Last week I discussed the numerous reasons that I think that lawyers will love iOS 12, due out for the iPhone and iPad this Fall. Apple will also update the operating system for the Apple Watch this Fall, and it looks like there will be some nice additions. Here are the features that I am most looking forward to.
When it comes to using my Apple Watch in my law practice, one of the things that I like best is using my Apple Watch to handle my notifications. There are many ways to control which notifications are important enough to deserve a tap on your wrist, and it is quick and easy to glance at my wrist and see the notification without significantly disrupting whatever I am working on.
In iOS 12, notifications on the iPhone can be grouped, making them easier to manage. The same is true for watchOS 5, which should make it faster and easier to deal with multiple notifications at the same time.
watchOS 5 will also add more advanced Do Not Disturb functions. For example, you can tell your Apple Watch not to disturb you for a specific period of time, or until you leave the current location.
Additionally, apps will be able to create watch notifications that are interactive. For example, Yelp can send you a notification that your table is ready, and right on the watch you can tap to extend the reservation for 20 minutes because you are running late.
Another feature that I mentioned when discussing iOS 12 is the new Shortcuts app. It is an expanded version of the Workflow app already available for the iPhone, but the new version will allow you to create shortcuts that can be triggered by Siri using a voice command that you choose. watchOS 5 will support this as well, which is convenient for those times when your iPhone is not in your pocket and you want to just talk to your watch. And even when your iPhone is close by, just saying a command to your watch might be faster and easier.
For example, I can imagine creating a command triggered by me saying a phrase like "on my way" which will send a message to my wife which says something like "I'm leaving now, and I should be home in X minutes." All I would need to do is tell my Apple Watch "on my way," and it will figure out where I am located, how many minutes it will take me to drive home, and then it will send the appropriate text message to my wife.
The ability to automate tasks, combined with the power to trigger those tasks using a phrase that you select, will be an incredibly powerful function on both the iPhone and the Apple Watch.
And by the way, speaking of Siri, there will be a new feature whereby you don't have to first say "Hey Siri" before giving a command and instead can just raise your wrist and speak. I'm curious how this will work in practice, and a little concerned about false positives when you lift your arm for some other reason, but if this works well it could be very useful.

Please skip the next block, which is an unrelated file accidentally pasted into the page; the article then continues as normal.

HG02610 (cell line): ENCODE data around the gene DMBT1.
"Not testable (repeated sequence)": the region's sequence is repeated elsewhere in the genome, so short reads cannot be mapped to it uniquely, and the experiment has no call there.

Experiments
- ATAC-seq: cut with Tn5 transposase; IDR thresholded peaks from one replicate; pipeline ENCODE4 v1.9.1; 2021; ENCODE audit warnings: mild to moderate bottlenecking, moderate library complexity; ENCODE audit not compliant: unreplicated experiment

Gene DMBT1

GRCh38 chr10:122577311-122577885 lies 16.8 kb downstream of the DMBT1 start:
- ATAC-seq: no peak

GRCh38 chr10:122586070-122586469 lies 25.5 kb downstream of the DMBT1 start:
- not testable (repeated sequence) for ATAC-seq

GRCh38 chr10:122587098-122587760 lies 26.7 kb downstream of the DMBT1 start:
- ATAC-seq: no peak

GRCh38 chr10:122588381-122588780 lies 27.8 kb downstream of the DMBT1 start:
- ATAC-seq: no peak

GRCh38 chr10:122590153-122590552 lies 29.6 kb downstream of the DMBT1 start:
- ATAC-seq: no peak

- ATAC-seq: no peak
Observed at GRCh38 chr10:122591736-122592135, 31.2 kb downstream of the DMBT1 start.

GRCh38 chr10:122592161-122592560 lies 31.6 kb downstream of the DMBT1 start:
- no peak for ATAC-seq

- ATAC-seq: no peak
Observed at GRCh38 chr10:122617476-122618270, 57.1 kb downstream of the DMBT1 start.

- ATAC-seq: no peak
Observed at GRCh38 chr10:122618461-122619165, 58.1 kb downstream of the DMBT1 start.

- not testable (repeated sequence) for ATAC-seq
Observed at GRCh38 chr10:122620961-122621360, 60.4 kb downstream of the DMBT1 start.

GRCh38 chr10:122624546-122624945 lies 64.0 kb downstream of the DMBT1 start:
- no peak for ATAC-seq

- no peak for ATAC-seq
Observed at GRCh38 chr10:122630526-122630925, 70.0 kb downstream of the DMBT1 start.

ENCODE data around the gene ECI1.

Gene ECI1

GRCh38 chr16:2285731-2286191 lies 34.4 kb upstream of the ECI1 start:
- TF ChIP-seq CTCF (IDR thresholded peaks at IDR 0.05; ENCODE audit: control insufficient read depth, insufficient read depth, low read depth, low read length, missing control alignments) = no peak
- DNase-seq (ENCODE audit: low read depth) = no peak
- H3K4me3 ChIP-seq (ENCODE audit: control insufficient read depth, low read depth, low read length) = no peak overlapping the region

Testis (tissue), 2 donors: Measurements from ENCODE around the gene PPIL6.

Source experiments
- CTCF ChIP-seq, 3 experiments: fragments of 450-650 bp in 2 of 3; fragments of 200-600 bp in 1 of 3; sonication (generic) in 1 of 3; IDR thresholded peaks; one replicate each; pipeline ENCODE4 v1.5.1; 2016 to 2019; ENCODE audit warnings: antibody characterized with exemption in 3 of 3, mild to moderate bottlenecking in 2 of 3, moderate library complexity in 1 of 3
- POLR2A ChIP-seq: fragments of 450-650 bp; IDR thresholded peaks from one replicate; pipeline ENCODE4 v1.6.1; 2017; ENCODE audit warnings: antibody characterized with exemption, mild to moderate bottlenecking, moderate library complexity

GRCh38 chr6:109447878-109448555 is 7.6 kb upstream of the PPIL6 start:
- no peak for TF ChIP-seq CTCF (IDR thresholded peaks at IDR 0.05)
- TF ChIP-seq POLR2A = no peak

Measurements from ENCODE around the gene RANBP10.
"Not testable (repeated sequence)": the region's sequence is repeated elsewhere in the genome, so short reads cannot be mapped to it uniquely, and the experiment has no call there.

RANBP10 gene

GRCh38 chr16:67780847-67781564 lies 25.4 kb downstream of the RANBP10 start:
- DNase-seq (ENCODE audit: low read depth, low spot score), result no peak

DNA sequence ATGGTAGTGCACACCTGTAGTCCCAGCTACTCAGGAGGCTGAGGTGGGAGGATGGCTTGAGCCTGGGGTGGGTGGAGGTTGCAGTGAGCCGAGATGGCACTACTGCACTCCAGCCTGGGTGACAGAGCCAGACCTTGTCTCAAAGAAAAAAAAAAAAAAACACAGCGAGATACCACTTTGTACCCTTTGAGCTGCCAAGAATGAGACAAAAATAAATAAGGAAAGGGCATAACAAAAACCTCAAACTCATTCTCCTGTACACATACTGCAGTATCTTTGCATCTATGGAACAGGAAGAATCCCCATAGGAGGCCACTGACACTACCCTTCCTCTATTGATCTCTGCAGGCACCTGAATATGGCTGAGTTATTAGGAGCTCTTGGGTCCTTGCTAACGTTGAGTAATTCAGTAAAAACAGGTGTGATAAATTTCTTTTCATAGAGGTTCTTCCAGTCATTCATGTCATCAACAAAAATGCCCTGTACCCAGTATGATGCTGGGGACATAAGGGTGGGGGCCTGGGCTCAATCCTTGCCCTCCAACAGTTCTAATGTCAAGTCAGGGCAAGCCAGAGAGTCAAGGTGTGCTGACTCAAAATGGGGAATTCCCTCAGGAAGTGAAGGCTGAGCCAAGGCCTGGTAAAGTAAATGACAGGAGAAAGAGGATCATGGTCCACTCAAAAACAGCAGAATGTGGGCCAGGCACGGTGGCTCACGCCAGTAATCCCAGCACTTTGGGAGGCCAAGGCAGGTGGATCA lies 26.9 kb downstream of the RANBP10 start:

The new Walkie-Talkie app will allow you to press a button on your Apple Watch and say a short message, and then the message will automatically play on an Apple Watch of a friend or family member. And they can do the same thing to quickly respond. Press to talk, let go to listen. It's a very simple way to communicate.
The Apple Watch does a great job of encouraging you to be more active and monitoring your workouts. This will get even better in watchOS 5. A new "Competition" feature will allow you to compete with another person in closing your rings every week. The watch will be able to track new types of workouts, including yoga and hiking, and if you forget to press the buttons to start or stop a workout, the watch will detect when you have done so. And if you have a target pace when you run or walk, the Workouts app will help you keep track with your desired pace.
You can currently use an Apple Watch to listen to music even without an iPhone nearby. This Fall, you will also be able to listen to podcasts using only the Apple Watch. Apple's own Podcasts app will work, and it looks like it might be possible for third party apps — such as my favorite podcast app, Overcast — to do the same.
Safari on the Apple Watch?
Using a web browser on a watch seems silly, and no, Apple isn't adding a Safari app. However, in watchOS 5, when you get an email or text message with a website link, you will be able to tap the link on the watch to see a version of the web page optimized for the watch screen. If you don't have your iPhone with you and are just using an Apple Watch with cellular, and if you are just trying to get a quick piece of information from a website such as an address or phone number, this could be very useful.